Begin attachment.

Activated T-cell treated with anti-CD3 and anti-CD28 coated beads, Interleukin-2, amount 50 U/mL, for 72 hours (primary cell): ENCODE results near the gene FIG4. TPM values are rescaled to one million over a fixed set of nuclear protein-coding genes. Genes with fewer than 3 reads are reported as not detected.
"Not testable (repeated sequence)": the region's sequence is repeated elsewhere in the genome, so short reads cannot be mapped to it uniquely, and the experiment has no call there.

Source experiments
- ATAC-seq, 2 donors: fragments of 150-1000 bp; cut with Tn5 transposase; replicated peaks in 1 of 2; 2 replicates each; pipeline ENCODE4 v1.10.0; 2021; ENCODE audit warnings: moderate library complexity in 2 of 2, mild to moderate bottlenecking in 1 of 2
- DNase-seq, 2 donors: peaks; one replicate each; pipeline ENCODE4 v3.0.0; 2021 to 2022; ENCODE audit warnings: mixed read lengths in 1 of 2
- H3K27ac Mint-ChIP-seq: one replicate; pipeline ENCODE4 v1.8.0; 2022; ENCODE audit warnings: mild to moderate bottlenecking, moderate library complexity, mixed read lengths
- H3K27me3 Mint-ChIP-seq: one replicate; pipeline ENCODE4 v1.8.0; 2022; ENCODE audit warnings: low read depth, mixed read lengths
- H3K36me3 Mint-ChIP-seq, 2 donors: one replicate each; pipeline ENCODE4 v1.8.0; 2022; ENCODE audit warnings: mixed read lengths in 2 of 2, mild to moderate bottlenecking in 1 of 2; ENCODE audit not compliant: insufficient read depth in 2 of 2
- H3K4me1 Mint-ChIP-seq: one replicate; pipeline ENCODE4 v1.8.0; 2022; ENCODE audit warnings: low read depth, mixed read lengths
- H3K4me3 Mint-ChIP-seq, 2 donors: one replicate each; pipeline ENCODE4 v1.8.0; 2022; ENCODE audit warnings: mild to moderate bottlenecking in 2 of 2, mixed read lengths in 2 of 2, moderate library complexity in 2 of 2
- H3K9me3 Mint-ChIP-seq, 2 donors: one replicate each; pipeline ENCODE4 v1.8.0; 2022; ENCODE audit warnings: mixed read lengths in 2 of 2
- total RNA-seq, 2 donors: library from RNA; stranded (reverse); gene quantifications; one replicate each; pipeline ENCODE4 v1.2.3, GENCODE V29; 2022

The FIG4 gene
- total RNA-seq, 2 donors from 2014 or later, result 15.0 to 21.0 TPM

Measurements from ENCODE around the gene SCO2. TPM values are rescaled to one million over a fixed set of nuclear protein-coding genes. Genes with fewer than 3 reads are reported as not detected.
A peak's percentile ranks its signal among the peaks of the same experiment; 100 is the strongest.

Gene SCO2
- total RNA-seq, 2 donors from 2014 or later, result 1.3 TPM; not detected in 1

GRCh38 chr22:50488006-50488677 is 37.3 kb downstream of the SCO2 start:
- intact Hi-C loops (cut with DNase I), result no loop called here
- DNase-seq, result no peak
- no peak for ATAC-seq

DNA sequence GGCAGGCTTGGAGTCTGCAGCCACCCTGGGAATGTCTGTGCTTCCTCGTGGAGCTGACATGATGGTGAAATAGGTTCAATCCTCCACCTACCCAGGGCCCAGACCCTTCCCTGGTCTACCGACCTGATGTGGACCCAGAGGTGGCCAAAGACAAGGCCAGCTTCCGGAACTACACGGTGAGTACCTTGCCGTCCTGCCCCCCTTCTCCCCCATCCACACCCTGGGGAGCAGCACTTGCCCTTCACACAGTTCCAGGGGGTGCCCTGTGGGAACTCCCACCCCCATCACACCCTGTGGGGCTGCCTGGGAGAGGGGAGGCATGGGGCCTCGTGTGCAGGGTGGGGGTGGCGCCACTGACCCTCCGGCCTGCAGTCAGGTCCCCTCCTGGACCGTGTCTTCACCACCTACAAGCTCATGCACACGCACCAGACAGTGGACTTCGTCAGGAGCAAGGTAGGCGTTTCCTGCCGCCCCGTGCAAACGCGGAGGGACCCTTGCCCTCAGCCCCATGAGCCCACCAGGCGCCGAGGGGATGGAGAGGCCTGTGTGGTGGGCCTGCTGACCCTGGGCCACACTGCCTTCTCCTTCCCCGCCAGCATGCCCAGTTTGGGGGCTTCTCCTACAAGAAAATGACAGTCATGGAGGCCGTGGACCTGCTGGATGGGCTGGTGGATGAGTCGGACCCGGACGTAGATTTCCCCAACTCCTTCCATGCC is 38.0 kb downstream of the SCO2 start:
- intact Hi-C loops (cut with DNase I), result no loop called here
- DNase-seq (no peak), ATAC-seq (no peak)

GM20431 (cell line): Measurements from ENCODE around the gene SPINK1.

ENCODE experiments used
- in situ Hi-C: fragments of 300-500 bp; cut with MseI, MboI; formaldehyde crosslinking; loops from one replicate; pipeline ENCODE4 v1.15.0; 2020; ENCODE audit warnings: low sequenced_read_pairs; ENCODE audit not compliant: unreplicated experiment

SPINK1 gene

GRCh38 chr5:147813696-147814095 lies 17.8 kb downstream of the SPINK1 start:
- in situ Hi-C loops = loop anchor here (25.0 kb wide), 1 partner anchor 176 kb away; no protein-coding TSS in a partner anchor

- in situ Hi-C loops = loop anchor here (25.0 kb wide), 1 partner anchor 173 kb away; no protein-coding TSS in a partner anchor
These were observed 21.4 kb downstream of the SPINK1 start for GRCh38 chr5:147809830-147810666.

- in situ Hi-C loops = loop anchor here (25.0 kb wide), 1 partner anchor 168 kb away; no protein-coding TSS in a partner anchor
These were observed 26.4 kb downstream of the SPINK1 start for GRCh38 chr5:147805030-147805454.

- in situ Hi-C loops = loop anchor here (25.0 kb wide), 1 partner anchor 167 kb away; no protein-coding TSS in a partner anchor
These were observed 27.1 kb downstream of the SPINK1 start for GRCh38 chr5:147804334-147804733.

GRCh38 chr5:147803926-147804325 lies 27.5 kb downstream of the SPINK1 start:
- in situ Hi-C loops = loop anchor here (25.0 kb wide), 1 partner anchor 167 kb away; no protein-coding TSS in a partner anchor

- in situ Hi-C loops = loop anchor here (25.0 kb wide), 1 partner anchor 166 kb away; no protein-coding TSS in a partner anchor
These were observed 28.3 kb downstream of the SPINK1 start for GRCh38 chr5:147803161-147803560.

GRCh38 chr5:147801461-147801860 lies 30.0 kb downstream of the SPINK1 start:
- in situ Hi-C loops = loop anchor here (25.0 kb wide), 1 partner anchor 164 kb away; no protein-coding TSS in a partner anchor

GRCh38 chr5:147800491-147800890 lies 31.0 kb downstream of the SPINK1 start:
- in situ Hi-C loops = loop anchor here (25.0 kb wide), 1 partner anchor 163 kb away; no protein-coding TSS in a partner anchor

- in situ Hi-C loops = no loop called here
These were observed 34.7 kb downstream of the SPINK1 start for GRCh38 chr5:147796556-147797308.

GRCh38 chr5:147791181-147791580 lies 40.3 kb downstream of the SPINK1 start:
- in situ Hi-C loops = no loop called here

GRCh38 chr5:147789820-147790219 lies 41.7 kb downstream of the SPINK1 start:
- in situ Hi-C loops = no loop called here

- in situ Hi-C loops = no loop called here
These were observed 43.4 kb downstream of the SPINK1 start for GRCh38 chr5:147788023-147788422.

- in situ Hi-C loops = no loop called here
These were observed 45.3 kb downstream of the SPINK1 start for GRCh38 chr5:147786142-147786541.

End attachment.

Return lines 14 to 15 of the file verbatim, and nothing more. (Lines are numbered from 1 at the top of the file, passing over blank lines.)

- total RNA-seq, 2 donors from 2014 or later, result 15.0 to 21.0 TPM

Measurements from ENCODE around the gene SCO2. TPM values are rescaled to one million over a fixed set of nuclear protein-coding genes. Genes with fewer than 3 reads are reported as not detected.